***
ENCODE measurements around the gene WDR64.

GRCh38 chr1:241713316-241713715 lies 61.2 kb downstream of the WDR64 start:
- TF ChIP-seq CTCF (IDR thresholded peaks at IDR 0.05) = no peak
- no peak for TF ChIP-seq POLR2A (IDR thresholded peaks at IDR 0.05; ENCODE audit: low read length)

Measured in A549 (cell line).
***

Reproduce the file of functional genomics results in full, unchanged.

ENCODE measurements around the gene WDR64.

GRCh38 chr1:241713316-241713715 lies 61.2 kb downstream of the WDR64 start:
- TF ChIP-seq CTCF (IDR thresholded peaks at IDR 0.05) = no peak
- no peak for TF ChIP-seq POLR2A (IDR thresholded peaks at IDR 0.05; ENCODE audit: low read length)

Measured in A549 (cell line).